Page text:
A November ballot initiative that jeopardizes health care in our communities

(left to right) Dennis Lund, interim CEO of Stanford Children's Health; David Entwistle, president and CEO of Stanford Health Care: and Lloyd Minor, dean of the Stanford School of Medicine.
Steve Fisch

In the Nov. 6 election, Palo Alto and Livermore residents will be asked to vote on an extremely misleading ballot initiative — called Measure F in Palo Alto, and Measure U in Livermore — that purports to control health care costs in our communities. In reality, it would have the opposite effect.

While we at Stanford Health Care are always focused on reducing the costs of the high-quality care we provide, the ballot initiative will not help us accomplish this goal.

We strongly oppose this misguided initiative and hope you will join us in voting no on Measure F in Palo Alto and Measure U in Livermore, and in educating friends and family who are Palo Alto and Livermore residents.

To be clear, the initiative does nothing to address health care costs or limit prices charged to patients who have insurance coverage. Nothing in the initiative improves health care quality or patient safety — or makes care more accessible to low-income and vulnerable groups. Instead, it poses far-reaching, negative consequences for a broad range of health care providers, the Palo Alto and Livermore city governments and, ultimately, the patients and people we care about and serve.

In fact, passing the initiative in Palo Alto alone would require Stanford Health Care to cut its budget up to 25 percent, making it difficult — if not impossible — to continue our current offering of patient care services and programs. This type of drastic restructuring would force us to reconsider how to use the new hospital building that is slated to open next year. It would also threaten our world-class status as an academic medical center that supports research and education.

For SHC patients and their families, this means they would only have access to a small subset of specialty services in the community. For SHC employees, these radical changes and eliminated services would force SHC to consider reductions in staff, salaries and benefits.

The initiative’s true objective — developed and promoted by Service Employees International Union-United Healthcare Workers West — is to pressure SHC into allowing the union direct access to our non-unionized employees so that the union can expand its membership. This misguided attempt to strong-arm SHC also poses far-reaching, negative consequences for a broad range of health care providers, the Palo Alto and Livermore city governments and, ultimately, the patients and families who have entrusted us with their care.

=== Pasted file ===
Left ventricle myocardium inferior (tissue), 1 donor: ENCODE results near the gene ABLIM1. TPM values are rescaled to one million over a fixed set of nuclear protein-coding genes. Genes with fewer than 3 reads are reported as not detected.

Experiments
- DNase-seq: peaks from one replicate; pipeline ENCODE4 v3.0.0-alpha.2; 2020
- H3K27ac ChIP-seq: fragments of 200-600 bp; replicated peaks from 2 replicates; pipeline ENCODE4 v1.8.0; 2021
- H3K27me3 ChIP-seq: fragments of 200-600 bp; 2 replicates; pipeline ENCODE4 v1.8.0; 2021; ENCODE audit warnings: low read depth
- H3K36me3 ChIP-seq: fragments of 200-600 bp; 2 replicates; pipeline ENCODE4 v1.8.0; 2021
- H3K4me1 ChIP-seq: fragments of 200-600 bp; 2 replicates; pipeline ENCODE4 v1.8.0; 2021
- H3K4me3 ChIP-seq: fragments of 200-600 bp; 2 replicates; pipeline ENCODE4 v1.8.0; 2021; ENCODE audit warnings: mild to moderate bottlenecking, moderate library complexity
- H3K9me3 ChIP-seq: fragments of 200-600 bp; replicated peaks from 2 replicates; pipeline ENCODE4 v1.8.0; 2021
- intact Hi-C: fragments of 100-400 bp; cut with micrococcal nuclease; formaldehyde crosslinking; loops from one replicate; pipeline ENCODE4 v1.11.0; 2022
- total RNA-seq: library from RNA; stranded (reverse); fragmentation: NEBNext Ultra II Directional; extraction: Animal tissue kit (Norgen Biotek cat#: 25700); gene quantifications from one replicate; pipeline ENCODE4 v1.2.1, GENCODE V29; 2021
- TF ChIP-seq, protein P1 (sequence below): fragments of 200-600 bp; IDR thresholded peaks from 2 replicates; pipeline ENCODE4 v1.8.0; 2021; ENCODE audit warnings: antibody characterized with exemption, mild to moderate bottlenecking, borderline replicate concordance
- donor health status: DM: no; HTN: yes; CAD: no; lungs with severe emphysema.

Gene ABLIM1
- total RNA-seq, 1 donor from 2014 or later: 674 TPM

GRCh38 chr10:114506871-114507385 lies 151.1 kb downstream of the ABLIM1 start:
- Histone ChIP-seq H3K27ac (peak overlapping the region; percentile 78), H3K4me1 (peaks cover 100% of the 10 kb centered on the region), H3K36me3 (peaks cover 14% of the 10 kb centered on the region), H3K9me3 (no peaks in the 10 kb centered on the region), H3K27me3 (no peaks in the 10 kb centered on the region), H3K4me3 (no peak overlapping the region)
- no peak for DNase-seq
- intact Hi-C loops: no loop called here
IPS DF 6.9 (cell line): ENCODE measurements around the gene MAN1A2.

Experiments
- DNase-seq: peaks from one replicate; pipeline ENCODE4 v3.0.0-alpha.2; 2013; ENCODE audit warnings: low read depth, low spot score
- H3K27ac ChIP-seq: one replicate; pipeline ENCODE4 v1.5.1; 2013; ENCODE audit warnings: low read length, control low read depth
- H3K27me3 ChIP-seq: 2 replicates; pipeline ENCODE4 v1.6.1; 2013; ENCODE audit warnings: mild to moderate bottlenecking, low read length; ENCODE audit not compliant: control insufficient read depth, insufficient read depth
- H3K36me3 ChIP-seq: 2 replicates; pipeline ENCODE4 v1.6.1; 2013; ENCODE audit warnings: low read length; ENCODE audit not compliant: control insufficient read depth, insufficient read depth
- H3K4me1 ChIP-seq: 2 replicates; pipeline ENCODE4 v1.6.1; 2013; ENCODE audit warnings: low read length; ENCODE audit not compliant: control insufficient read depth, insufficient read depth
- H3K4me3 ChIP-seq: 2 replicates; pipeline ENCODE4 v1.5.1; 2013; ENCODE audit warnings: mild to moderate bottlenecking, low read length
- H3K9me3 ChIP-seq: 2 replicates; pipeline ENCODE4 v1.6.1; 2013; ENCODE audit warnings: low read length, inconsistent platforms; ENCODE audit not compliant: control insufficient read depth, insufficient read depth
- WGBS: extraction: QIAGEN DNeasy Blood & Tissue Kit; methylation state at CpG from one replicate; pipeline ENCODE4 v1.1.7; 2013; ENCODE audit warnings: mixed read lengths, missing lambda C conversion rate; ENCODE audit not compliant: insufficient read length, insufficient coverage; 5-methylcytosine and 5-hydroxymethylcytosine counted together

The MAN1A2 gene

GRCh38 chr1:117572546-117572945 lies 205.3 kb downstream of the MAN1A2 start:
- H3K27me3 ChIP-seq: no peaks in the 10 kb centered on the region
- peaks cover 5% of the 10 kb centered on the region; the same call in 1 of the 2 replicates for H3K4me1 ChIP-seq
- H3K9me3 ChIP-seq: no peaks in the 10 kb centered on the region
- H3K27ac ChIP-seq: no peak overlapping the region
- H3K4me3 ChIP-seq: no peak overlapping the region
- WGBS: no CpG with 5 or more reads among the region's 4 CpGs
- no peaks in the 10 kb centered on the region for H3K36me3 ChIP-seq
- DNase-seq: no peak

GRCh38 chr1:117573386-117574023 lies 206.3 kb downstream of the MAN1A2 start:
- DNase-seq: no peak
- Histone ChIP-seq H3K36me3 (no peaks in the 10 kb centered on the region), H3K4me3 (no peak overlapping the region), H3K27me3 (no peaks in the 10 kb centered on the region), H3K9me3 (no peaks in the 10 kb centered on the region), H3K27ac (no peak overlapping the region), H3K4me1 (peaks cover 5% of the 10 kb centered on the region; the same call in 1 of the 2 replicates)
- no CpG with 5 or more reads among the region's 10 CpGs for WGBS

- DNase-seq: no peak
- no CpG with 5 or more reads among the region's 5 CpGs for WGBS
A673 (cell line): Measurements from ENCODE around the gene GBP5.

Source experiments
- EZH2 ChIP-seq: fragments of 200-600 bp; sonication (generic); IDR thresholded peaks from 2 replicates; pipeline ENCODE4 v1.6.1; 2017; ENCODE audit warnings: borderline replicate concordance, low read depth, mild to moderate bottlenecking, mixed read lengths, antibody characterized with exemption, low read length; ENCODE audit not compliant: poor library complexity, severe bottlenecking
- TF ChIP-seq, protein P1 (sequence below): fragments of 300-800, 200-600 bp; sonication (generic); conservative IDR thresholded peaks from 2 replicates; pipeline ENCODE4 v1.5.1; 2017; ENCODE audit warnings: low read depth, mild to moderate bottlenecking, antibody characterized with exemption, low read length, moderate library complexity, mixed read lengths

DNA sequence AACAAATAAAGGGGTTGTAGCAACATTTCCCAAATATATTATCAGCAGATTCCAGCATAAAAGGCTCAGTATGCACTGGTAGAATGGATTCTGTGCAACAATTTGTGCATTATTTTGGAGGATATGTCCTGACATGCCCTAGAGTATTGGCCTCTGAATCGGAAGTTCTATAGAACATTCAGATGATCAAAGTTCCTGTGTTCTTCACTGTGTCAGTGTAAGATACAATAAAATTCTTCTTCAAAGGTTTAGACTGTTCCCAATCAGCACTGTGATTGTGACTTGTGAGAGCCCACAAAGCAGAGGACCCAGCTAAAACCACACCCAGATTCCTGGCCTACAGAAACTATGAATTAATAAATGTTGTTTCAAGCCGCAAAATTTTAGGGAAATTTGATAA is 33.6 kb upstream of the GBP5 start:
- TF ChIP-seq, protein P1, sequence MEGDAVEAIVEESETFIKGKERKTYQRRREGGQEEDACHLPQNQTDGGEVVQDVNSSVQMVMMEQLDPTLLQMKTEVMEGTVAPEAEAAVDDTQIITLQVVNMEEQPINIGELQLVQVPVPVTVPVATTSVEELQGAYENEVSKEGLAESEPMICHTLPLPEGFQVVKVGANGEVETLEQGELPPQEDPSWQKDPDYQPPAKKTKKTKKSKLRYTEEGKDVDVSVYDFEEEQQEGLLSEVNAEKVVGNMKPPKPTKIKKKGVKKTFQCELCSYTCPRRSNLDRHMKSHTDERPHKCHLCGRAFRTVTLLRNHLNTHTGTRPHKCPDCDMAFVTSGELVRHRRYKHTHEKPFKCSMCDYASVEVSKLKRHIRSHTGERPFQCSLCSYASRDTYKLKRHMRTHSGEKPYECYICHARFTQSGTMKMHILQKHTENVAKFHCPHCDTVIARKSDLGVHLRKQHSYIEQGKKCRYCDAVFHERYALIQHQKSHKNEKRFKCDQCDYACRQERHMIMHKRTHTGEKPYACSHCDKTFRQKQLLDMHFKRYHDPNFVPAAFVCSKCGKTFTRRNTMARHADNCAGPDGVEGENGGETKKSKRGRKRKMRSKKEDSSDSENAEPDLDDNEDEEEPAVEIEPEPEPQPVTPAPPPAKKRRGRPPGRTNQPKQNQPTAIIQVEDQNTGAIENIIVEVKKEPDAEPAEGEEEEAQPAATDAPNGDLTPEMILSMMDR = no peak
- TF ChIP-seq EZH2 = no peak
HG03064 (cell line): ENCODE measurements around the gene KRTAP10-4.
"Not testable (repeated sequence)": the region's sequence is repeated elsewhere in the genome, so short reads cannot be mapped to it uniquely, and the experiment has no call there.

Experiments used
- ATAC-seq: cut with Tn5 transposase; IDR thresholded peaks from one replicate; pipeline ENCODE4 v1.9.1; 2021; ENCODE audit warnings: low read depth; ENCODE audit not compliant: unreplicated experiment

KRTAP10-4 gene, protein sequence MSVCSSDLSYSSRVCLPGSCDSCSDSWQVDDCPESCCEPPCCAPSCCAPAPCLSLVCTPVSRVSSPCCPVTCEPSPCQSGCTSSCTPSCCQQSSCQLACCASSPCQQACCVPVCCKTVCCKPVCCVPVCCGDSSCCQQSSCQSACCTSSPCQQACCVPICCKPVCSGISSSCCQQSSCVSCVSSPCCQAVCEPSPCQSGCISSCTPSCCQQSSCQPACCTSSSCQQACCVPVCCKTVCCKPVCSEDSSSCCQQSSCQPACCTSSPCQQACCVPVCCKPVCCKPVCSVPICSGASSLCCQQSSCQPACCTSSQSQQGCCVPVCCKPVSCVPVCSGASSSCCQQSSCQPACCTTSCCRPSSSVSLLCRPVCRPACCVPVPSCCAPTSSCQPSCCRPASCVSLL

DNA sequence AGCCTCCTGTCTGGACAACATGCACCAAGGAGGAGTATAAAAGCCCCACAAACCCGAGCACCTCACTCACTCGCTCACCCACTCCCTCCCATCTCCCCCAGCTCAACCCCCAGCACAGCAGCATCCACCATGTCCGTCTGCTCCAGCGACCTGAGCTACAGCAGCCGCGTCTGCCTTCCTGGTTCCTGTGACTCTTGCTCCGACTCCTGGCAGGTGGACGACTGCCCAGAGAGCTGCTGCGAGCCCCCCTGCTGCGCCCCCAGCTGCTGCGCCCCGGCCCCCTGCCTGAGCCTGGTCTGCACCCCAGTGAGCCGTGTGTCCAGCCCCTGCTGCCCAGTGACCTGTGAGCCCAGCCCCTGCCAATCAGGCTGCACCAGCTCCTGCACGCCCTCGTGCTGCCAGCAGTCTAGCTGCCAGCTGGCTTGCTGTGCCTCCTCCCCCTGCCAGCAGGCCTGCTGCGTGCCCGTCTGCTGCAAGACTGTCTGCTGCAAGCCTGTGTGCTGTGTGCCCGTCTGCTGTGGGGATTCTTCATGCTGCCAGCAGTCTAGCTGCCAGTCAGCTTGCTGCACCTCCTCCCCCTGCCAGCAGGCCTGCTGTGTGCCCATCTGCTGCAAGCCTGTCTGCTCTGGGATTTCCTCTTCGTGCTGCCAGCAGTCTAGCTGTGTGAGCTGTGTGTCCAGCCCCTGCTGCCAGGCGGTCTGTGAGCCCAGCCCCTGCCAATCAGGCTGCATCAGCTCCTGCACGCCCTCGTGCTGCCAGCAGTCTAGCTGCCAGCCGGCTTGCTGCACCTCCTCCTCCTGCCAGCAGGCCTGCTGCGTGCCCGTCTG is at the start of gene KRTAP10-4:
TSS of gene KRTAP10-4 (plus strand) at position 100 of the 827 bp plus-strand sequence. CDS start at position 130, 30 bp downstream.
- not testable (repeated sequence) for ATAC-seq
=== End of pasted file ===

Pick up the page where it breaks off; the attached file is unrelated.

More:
Other local providers affected by this initiative — including the Palo Alto Medical Foundation in Palo Alto as well as SHC ValleyCare, Kaiser and John Muir Health in Livermore — would also be forced to reduce services and access to services that meet the needs of our diverse communities. This is because the initiative would require local hospitals, medical clinics and doctors to pay rebates to large, for-profit, mostly out-of-state insurance companies without any requirement that these rebates be passed on to patients. Unfortunately, while the insurance companies benefit, everyone else loses: patients, employees, local government and local health care providers.

What’s more, the initiative’s negative impact wouldn’t be limited to large providers; the initiative would also apply to dentists, optometrists and other small specialty practices in the city.

Additionally, the SEIU-UHW initiative would also affect the ability of the governments of Palo Alto and Livermore to provide other, critical public services. If this initiative passes, these cities would be mandated to enforce this new and complex health care regulation, which will require a significant investment of staff time and taxpayer dollars. City government does its job well, but there are legitimate concerns about the burden this new mandate would impose on city operations.

Hospitals are already highly regulated by state and federal governments. Forcing the cities of Palo Alto and Livermore to add another layer of bureaucracy to the regulatory landscape flies in the face of ongoing efforts to increase efficiency and address health care costs.

The ballot initiative proposed by SEIU-UHW is inherently against the best interests of the residents of Palo Alto and Livermore, and its far-reaching consequences should not be underestimated. Join us in voting no on Measure F in Palo Alto and Measure U in Livermore, and encourage your friends and family who are Palo Alto or Livermore residents to vote no in November.

More information about the negative impact of these propositions on our communities is available at www.protectpaloalto.org and www.protectlivermore.org.